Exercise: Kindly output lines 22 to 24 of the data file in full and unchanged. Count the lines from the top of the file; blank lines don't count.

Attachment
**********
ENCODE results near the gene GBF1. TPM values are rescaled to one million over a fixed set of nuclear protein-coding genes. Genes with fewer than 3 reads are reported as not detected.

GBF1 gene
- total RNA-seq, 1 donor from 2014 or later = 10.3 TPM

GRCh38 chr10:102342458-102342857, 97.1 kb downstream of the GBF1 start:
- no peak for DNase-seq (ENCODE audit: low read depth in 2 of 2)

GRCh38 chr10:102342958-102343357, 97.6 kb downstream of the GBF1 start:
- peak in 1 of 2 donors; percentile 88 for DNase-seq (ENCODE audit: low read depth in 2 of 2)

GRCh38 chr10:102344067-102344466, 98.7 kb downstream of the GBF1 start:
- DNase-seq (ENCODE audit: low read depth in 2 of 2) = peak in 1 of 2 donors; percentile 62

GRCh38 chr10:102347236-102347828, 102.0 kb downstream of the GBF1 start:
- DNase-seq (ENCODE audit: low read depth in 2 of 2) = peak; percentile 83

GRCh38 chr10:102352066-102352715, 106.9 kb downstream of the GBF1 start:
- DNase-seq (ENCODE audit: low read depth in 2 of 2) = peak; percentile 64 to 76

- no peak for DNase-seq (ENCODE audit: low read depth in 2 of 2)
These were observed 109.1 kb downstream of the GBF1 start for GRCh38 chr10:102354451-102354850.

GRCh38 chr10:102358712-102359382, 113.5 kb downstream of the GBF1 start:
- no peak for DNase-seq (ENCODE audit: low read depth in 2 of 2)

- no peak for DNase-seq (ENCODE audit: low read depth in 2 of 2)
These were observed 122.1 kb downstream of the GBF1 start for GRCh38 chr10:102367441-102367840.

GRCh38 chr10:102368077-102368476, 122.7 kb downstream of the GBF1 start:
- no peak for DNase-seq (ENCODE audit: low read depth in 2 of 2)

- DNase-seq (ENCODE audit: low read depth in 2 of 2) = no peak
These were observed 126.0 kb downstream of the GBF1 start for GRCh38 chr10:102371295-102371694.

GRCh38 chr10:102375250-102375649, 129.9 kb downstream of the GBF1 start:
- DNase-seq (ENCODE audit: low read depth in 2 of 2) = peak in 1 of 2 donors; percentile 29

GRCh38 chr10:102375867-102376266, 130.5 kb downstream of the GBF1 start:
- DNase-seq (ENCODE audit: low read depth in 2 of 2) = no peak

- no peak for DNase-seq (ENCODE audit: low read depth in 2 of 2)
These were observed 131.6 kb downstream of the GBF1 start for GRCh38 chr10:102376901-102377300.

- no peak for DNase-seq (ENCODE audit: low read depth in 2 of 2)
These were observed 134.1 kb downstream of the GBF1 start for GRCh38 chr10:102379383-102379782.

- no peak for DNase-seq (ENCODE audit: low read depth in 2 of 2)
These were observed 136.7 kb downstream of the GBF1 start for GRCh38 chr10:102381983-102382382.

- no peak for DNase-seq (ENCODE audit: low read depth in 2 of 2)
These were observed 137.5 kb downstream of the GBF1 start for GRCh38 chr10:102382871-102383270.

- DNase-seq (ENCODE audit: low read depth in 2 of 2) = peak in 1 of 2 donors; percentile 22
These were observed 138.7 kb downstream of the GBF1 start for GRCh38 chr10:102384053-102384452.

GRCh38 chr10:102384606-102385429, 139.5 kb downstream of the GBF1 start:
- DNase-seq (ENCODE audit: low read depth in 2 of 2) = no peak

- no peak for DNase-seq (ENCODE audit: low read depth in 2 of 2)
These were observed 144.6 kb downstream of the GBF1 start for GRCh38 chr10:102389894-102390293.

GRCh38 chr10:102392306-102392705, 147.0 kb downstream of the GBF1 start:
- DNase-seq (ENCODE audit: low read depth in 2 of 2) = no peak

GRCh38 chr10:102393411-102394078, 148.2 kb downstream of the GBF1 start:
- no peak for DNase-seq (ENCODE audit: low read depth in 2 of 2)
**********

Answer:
- DNase-seq (ENCODE audit: low read depth in 2 of 2) = no peak
These were observed 126.0 kb downstream of the GBF1 start for GRCh38 chr10:102371295-102371694.

GRCh38 chr10:102375250-102375649, 129.9 kb downstream of the GBF1 start: